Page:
This photo shows the bookshelves, a total of about 48″ of shelf space. When I get a book (and usually they are NOT new, but new to me), I put my name inside the cover. Freebie address stickers that my insurance company or alma mater send work great for that.

My long-arm is a Nolting 24″ with stitch-regulator. Nolting is based a few miles from here, and I like knowing that if I need service, I can get it easily. They are wonderful people to work with. Some machines may be fancier — certainly some look fancier! — but I only quilt for myself, and I’ve been quite happy with it for my simple needs.

The photo is from 2011. The quilt currently on the frame is a small medallion in red and green, which I’ll give to one of my daughters.

Even though my stash has grown some in the past year, I feel like I control it, instead of it controlling me. I do give fabric (yardage and scraps) away from time to time, in order to cull things I don’t expect to use and to make room for those I really want. I manage my library and have few notions; I don’t have a bunch of patterns to track. My stash works for me pretty well most of the time.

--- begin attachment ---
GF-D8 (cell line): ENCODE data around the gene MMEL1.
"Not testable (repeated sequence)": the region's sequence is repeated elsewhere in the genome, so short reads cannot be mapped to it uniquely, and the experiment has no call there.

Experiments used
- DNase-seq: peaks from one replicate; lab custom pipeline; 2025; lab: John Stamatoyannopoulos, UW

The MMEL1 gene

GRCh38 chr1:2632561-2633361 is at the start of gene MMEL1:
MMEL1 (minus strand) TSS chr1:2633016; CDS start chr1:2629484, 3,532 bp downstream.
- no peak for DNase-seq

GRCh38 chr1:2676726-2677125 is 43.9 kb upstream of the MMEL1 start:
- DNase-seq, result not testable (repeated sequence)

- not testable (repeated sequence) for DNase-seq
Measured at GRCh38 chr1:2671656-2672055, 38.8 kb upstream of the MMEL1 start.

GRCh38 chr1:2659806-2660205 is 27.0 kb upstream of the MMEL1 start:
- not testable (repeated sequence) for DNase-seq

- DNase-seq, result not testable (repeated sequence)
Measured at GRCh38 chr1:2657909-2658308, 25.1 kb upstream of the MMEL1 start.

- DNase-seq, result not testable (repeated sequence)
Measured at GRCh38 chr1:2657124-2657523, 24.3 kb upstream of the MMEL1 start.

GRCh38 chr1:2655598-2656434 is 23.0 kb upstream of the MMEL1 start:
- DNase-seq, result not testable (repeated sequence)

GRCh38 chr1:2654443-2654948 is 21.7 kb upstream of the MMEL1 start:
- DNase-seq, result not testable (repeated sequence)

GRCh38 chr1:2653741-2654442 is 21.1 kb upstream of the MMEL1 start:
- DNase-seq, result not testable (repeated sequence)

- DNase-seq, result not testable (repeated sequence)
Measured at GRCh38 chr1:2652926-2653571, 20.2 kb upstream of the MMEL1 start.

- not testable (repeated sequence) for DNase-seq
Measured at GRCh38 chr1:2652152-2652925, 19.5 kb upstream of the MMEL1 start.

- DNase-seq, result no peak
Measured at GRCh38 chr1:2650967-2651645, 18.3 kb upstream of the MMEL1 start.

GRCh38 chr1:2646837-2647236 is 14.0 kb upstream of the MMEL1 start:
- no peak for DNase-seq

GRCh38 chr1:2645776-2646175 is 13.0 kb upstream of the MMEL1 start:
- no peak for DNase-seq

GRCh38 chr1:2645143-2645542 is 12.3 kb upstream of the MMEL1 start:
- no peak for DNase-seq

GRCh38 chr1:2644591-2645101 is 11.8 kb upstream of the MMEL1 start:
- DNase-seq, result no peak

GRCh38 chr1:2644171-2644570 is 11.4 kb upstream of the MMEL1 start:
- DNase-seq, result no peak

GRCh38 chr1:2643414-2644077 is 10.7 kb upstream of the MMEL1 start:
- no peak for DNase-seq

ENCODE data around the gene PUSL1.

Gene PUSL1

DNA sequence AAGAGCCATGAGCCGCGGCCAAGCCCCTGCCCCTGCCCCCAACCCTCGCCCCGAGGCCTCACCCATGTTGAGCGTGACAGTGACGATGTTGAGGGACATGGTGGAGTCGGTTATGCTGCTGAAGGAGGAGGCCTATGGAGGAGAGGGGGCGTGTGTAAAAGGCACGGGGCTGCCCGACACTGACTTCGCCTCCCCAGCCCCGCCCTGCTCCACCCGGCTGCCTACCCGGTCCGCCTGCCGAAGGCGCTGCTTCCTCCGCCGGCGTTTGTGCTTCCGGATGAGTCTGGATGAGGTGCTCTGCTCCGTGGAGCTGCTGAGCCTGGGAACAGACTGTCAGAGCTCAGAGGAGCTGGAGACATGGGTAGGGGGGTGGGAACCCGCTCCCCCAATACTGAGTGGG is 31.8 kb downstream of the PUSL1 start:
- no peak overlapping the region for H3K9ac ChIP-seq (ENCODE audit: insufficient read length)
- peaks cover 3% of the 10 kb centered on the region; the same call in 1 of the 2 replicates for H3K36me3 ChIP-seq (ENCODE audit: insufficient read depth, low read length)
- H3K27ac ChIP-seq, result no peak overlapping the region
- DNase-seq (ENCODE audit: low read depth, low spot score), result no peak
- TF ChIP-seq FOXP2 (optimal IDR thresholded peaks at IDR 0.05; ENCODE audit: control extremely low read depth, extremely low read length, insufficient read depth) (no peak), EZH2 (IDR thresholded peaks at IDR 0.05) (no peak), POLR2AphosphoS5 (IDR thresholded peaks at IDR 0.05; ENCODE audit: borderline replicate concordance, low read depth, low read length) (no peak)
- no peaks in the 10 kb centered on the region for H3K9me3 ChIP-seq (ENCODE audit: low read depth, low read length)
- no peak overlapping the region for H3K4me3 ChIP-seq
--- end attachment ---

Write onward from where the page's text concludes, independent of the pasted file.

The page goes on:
17 thoughts on “State of the Stash, October 2014

  1. farmquilter

    Oh I wish! My stash was majorly enhanced twice in the past 5 years by two of my favorite quilt shops going out of business! I was really good this year…Buggy Barn closed early this month and I didn’t go there (and they are only 45 miles from me)! Very proud of myself! Now I just need to quilt like a crazy woman.

    1. Melanie McNeil Post author

      Well, you have a head start on that, right? 😉

      Yes, when great fabric is at unusually low prices, it’s pretty hard to resist temptation. I think the thing to do is pick out pieces you really won’t use, and donate them. Gives you less to keep track of, and makes it easier to use the pieces you really enjoy. I need to do some of that, too.

  2. socialstitcher

    I only have a relatively small stash being a fairly new quilter. I tend to buy as I need for particular projects, but I do buy lots of spots and stripes. Living in an apartment makes me limit my purchases to some extent. I agree about giving away what you won’t use, some of my earlier purchases made before I started to develop a style need to go!

    1. Melanie McNeil Post author

      When you’re just starting it’s hard to know what will be useful to you or not. You don’t need to love all the fabric you use, of course! But if you shake your head every time you handle a piece, it’s time to put it in the pile to go away, especially with apartment living.

      Thanks for reading and commenting.

  3. gretchenweaver

    I am also updating my fabric stash by purchasing brighter colors and weeding out the darker, dreary colors. It is hard to give away fabrics that I’ve purchased, but it makes for a much more tidy room. I think we need to realize that we will never be able to sew up all the fabric we have, at least I won’t. Thank you for sharing.

  4. zippyquilts